Investing in sport is investing in health
Published 02/12/2012 | 17:00
You might quibble with the actual figure. How can you definitively say that obesity is costing the State €1.1 billion a year? Especially when it includes estimates for absenteeism and lost productivity.
The figure of €1.1 billion emerged from a study carried out in UCC, which found that conditions commonly associated with obesity – such as heart disease and type 2 diabetes – drive up healthcare costs significantly. Researchers also found that one of the principal causes of absenteeism from work is weight-related lower back pain.
Another estimate last week put the cost to the Exchequer of obesity as higher, at €1.3 billion. It might be higher, it might be lower, but it is certain that the cost is substantial.
And you can't quibble with the facts, which are damning. Because 61 per cent of Irish adults are overweight or obese and 2,000 premature deaths annually in Ireland are attributed to obesity, and over 300,000 children north and south of the border are estimated to be overweight or obese. One in four Irish children are unfit, overweight or obese and have elevated blood pressure, while only one third achieve at least the minimum level of recommended exercise. Physical inactivity is reckoned to cause 27 per cent of diabetes cases and 30 per cent of heart disease cases.
These are pretty stark figures. As noted in the Federation of Irish Sport's latest annual report, "a key element in turning the tide on the rising obesity trend is that all Irish children get the minimum 60 minutes of moderate to vigorous exercise every day". It adds: "Increased participation in sport therefore will not just improve public health but also could make a significant saving in terms of the money spent on health."
This is the key point. We are spending a fortune dealing with obesity-related diseases and problems after they happen and a tiny amount of money in actually promoting the kind of actions which could prevent them in the first place.
On Wednesday, Finance Minister Michael Noonan (pictured) will confirm that there will be less money for sport in 2013. Of course, as we have been learning all weekend, thanks to some callous leaking, that will be the least of the worries for most people.
In the last few weeks we've heard horrific stories about conditions in some of our schools and hospitals. Naturally, at a time when resources are scarce the argument for sport can become confused by emotive language – why should money be made available to some sport or other when it might be better used keeping hospital beds and school classrooms open?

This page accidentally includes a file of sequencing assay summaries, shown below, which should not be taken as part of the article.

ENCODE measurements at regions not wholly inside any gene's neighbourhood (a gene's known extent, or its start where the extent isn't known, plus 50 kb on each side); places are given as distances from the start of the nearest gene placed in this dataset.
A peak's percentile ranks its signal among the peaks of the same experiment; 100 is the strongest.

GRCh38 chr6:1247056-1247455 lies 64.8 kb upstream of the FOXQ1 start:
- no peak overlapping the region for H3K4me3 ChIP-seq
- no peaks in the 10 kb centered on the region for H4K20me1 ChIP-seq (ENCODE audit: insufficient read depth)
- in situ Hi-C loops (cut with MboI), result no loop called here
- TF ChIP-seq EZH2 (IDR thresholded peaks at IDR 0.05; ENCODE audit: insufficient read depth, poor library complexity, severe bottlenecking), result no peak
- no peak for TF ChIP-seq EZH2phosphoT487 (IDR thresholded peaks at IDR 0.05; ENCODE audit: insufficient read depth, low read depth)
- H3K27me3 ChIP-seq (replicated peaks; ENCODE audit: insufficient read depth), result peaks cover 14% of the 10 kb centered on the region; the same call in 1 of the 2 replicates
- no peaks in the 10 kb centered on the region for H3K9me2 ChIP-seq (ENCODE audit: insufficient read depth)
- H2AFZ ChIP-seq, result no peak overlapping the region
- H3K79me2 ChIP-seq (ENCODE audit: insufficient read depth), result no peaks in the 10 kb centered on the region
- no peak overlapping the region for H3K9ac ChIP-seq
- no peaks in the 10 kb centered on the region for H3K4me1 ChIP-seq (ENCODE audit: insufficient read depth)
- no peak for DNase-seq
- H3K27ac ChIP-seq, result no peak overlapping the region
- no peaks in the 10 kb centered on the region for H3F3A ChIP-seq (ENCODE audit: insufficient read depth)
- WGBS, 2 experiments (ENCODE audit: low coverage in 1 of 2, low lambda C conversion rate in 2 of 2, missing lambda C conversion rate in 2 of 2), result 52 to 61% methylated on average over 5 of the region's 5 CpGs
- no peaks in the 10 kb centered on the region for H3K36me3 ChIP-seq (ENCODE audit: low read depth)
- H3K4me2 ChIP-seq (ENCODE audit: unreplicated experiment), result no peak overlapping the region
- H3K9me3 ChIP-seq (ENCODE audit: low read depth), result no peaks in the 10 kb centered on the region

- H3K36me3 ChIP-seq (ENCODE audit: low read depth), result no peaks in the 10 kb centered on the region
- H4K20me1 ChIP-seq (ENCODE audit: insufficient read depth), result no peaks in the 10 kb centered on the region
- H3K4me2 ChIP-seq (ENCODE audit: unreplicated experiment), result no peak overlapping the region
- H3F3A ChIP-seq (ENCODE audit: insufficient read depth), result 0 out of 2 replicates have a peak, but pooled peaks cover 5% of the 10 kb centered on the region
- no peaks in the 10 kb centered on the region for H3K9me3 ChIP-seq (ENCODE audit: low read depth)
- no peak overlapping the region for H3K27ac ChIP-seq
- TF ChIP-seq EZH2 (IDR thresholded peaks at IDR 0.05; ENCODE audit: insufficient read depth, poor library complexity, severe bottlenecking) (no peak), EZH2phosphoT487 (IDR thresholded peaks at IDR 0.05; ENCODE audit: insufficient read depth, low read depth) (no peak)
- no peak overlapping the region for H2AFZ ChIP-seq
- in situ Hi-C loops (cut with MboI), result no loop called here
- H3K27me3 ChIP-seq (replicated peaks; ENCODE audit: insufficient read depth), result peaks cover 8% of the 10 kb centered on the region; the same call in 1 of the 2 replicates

But next year over €20 billion will be spent on health and education, and little more than €40m will be spent on sport, over half of which is earmarked to fund high-performance units and the country's sporting organisations. The health budget this year was €13.5 billion, which should be plenty to run the health service. That it's not is largely down to inefficiencies and lack of flexibility in the system. Fixing those inefficiencies would make a massive difference to health expenditure. So too would making more money available to promote physical activity.
The problem is that schools don't have any money. Most average clubs don't have money either, so there is an over-reliance on volunteers to pick up the slack. More cuts this week will make this situation worse. And it is the nature of these things that disadvantaged and poorer areas will suffer the most.
For decades, governments have been getting off lightly. Despite having lived through an unprecedented era of economic growth, schools all over Ireland still don't have suitable indoor facilities to conduct PE classes.
If it wasn't for the big three, the GAA, FAI and IRFU, sending coaches at their own expense into schools, there would be black spots all over the country. Because they have been doing the work that has been abdicated by the State, and the GAA in particular has a long history of doing the government's job when it comes to health and fitness.
The Munster Council recently conducted a review of its coaching network and found that GAA activity in schools in the province currently accounts for 46,000 hours, the equivalent of 62 full-time PE teachers, and that the value generated by GAA activity in schools was €2.2m.
It's not all about the money. Between 1999 and 2012, we spent somewhere in the region of €1.3bn on sport and what have we to show for it? There was a clear failure to establish a link between the development of facilities and the promotion of participation because there was no coherent national strategy, and there still isn't.
We know what the problems are, and we know how to fix them. It doesn't require huge sums – €10m spent next year will knock many multiples of that off the health spend in 20 years' time, so long as it is spent correctly.
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